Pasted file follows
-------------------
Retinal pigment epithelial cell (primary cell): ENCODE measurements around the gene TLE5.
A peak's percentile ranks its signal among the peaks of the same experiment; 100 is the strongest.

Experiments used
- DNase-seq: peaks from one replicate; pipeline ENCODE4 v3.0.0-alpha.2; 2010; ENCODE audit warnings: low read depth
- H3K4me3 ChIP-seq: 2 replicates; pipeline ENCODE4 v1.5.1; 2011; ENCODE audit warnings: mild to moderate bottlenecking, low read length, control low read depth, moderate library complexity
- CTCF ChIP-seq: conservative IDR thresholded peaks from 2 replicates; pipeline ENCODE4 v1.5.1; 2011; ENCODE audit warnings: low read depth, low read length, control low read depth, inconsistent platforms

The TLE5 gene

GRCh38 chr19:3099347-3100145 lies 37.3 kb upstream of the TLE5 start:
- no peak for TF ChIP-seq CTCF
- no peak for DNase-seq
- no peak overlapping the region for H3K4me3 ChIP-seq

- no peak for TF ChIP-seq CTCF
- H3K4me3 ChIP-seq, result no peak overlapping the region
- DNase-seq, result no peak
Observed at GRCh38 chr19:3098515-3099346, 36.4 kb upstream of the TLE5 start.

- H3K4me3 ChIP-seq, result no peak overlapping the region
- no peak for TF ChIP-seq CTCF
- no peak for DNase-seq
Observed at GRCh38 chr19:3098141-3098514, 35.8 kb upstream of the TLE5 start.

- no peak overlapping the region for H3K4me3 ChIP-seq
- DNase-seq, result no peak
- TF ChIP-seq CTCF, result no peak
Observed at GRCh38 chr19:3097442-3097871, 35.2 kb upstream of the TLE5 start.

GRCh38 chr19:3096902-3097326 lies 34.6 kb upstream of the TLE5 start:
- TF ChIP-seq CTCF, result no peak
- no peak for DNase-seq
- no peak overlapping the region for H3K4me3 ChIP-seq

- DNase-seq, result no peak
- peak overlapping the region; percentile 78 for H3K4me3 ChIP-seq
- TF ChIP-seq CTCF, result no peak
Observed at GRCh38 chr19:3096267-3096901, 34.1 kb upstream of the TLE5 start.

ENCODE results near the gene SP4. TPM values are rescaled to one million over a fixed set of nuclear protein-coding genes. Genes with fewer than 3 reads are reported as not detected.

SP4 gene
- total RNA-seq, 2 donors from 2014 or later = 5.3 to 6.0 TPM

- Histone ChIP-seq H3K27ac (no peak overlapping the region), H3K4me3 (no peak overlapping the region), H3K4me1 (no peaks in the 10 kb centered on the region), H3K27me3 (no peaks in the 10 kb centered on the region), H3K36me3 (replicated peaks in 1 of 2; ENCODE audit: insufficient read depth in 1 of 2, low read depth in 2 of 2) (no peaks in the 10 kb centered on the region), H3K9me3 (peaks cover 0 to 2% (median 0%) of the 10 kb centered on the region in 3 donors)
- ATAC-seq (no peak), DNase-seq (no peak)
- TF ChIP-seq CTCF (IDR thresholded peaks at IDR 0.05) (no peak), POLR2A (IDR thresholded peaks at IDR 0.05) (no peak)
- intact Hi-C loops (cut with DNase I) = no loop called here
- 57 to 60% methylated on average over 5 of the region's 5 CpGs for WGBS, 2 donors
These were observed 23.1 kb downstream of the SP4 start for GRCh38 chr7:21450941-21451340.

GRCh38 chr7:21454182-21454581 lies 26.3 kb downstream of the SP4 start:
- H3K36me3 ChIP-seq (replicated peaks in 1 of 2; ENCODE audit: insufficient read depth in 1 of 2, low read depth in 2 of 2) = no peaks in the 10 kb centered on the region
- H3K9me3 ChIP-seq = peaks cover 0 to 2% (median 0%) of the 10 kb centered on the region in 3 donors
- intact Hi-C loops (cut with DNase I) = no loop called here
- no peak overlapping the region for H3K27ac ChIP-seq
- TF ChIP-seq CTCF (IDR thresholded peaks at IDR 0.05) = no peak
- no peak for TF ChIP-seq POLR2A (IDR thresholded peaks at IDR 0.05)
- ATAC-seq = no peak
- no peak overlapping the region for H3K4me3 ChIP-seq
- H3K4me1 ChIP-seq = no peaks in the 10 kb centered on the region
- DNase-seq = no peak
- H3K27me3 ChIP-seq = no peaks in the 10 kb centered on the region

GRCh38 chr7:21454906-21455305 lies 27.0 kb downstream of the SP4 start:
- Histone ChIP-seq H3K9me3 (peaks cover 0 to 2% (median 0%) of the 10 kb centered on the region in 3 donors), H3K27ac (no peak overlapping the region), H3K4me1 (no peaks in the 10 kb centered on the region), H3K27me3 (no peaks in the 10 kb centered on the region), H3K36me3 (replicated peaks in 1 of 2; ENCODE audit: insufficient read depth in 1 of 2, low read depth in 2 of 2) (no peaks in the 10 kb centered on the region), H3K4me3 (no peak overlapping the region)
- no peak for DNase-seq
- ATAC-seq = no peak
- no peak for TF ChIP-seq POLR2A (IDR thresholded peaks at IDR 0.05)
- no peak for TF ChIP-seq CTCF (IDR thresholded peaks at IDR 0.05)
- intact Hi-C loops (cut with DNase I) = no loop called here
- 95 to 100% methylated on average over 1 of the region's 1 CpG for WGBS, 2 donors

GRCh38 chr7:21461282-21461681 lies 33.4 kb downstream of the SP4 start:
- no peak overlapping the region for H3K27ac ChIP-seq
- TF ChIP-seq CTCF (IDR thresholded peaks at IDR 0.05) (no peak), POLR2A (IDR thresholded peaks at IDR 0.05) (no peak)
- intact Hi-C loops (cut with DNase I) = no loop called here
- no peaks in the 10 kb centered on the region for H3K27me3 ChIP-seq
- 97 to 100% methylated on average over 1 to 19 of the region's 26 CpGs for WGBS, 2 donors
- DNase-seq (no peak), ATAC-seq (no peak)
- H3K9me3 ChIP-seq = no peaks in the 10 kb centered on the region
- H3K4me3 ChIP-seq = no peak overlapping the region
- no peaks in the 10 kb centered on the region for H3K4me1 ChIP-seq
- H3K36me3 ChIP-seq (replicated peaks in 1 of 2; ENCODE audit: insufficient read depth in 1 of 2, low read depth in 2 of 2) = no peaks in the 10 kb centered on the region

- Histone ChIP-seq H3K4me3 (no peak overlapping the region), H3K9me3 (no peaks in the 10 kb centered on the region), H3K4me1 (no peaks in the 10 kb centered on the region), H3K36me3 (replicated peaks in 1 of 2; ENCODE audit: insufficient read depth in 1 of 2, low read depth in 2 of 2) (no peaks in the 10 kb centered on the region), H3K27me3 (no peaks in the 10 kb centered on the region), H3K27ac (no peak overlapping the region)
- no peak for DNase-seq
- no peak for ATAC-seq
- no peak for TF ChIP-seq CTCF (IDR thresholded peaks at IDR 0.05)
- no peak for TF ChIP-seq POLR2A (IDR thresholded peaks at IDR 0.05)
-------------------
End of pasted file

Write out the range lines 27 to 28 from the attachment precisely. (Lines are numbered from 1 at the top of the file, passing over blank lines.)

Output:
- no peak overlapping the region for H3K4me3 ChIP-seq

- DNase-seq, result no peak